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Mark Carey's site GoogleGuy Says tracks the words of a Google employee known as GoogleGuy. GoogleGuy is a Google employee who is very helpful in responding to questions and providing information to webmasters about changes at Google.

Now GoogleGuy has requested that Carey stop posting his comments on his site.

Read Carey's statement at GoogleGuy Says Stop
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Sun Microsystems Inc. officials on Monday will use its iForce partner summit in San Diego to announce a special promotional program to let companies with less than 100 employees sign up for a free, one-year runtime license for its Java Enterprise System software.

That license, subject to certain criteria, terms and conditions, excludes outsourcing and service providers, government agencies, or educational institutions and does not include any support, service or maintenance.

Details of the offer can be found here

Discuss the offer at Band of Gonzos Forum
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Users want to know if security features will interfere with antivirus, firewall apps.

Paul Roberts, IDG News Service
Tuesday, April 20, 2004

Executives from Microsoft's security group demonstrated some of the new security features planned for the next major Windows XP software update, known as Service Pack 2, and faced persistent questions Tuesday from customers about whether the new features will interfere with other security technology.

Speaking at the company's monthly Executive Circle Web cast, Mike Nash, corporate vice president of the Security Business and Technology Unit (SBTU) showed off new features designed to simplify the management of security technology like antivirus and desktop firewalls, and to protect users from malicious e-mail attachments.

Nash also summoned other security group executives to talk about the company's plans and to field questions from customers curious about whether the new version of XP will interfere with network and desktop security products that are already being used.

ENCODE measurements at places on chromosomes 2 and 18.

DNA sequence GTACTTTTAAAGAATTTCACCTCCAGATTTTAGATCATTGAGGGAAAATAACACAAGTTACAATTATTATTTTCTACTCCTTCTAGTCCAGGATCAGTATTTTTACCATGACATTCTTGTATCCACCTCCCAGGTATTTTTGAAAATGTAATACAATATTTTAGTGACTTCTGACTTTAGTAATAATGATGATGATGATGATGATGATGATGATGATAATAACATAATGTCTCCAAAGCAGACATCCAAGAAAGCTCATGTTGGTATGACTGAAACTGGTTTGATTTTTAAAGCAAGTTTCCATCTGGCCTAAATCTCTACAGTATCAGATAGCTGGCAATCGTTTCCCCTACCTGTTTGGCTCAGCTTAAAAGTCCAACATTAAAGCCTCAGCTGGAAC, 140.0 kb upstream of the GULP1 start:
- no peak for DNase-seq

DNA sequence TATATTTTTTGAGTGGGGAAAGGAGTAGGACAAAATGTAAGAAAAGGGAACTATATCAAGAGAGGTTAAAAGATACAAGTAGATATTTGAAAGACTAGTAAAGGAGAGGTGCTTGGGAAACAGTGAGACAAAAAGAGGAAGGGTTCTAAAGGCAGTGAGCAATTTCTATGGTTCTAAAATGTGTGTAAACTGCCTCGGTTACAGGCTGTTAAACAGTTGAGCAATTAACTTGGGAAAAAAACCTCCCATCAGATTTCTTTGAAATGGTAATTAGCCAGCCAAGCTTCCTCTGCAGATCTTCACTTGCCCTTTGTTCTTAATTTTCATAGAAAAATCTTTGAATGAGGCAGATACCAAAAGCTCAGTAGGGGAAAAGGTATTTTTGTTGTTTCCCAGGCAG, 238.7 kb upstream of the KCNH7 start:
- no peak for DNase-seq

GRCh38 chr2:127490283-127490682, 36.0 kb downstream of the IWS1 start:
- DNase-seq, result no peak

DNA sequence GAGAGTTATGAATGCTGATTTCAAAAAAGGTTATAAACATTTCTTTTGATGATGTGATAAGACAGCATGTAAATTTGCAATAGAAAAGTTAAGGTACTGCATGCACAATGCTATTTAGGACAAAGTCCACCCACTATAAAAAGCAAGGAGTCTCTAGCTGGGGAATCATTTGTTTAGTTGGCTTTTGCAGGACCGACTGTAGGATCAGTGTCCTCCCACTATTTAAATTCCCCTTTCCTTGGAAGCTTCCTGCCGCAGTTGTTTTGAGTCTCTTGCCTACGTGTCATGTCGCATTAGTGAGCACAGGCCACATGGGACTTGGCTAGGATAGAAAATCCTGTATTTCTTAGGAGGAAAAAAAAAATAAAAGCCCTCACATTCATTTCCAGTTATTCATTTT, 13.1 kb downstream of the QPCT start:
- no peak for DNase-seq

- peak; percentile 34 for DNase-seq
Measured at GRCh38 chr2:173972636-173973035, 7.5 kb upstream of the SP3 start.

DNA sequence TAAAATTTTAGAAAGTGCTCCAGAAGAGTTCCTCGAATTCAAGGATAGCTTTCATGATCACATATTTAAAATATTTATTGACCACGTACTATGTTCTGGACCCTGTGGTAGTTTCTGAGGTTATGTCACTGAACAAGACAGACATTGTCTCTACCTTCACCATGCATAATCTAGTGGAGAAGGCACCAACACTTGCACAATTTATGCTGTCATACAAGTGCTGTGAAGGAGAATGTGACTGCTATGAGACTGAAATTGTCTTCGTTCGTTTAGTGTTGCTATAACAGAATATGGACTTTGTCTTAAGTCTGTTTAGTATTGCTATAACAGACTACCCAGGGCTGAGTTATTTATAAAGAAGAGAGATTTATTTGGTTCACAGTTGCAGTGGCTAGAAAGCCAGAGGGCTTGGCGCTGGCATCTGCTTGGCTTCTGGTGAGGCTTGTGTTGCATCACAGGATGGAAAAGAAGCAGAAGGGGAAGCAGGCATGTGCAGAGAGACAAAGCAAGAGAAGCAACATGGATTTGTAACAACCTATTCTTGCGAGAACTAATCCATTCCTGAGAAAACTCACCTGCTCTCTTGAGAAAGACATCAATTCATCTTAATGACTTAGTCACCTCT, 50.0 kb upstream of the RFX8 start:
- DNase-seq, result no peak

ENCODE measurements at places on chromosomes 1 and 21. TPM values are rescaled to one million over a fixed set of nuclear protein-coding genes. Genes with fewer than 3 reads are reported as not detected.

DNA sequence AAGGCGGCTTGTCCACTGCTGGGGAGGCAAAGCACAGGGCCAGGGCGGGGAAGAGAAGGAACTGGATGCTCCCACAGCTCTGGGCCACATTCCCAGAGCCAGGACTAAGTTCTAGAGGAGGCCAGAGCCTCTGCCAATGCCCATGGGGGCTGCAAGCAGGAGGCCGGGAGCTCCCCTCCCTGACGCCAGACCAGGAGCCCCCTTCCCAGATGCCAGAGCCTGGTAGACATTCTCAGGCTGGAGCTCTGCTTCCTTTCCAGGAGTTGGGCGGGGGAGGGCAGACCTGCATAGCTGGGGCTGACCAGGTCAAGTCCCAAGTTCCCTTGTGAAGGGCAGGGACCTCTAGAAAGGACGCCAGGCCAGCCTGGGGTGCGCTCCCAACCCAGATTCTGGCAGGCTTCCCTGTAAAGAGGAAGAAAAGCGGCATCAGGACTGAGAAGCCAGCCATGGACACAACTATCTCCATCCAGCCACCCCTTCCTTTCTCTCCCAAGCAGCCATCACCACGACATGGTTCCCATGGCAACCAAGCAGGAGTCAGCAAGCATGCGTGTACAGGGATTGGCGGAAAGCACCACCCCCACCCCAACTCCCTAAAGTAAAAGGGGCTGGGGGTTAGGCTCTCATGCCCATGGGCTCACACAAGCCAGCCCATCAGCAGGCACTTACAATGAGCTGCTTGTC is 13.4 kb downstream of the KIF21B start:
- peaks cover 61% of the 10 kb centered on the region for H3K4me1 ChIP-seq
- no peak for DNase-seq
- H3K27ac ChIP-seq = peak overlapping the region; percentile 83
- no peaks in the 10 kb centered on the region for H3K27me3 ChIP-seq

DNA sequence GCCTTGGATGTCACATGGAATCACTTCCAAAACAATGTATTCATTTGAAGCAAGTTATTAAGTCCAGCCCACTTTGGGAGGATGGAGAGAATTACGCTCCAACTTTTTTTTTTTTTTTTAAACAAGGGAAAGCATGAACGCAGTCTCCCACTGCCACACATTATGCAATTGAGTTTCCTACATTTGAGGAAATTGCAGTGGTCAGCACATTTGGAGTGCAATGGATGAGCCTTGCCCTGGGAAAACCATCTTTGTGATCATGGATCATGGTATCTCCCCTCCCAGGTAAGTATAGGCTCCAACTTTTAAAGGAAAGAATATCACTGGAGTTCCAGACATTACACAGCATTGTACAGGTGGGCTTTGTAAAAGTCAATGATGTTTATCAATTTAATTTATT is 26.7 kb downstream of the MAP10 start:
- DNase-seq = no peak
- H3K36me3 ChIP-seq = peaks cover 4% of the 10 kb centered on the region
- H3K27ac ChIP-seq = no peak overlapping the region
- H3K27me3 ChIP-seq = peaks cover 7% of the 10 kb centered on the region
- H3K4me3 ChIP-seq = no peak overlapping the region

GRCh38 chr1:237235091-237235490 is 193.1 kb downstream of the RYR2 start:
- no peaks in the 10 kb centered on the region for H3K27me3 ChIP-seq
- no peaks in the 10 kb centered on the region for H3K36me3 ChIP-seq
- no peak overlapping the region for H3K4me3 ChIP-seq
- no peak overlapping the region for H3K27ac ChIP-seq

Release Schedule
Rebecca Norlander, group manager for the SBTU, spoke with Nash and confirmed that a second test version of Service Pack 2, known as Release Candidate 2 (or RC2) will be released in May, and that the final version of XP Service Pack 2 (SP2) is still on schedule for the first half of the year. More release candidates are possible after the RC2 release, depending on customer feedback, Norlander said.

Demonstrating XP SP2 for Nash, Norlander displayed the new Windows Security Center, which consolidates security configuration information, and displayed features in the Outlook e-mail client that will strip out malicious attachments or warn users when unknown and potentially harmful programs are trying to run.

In a question-and-answer session, Nash and Norlander responded to frequent questions from customers, submitted electronically, about how third-party antivirus products and firewalls would work with the new Windows version.

A query from a customer named "Pablo" asked Norlander whether the Windows Firewall will work with common third-party firewalls like those by Network Associates and Zone Alarm.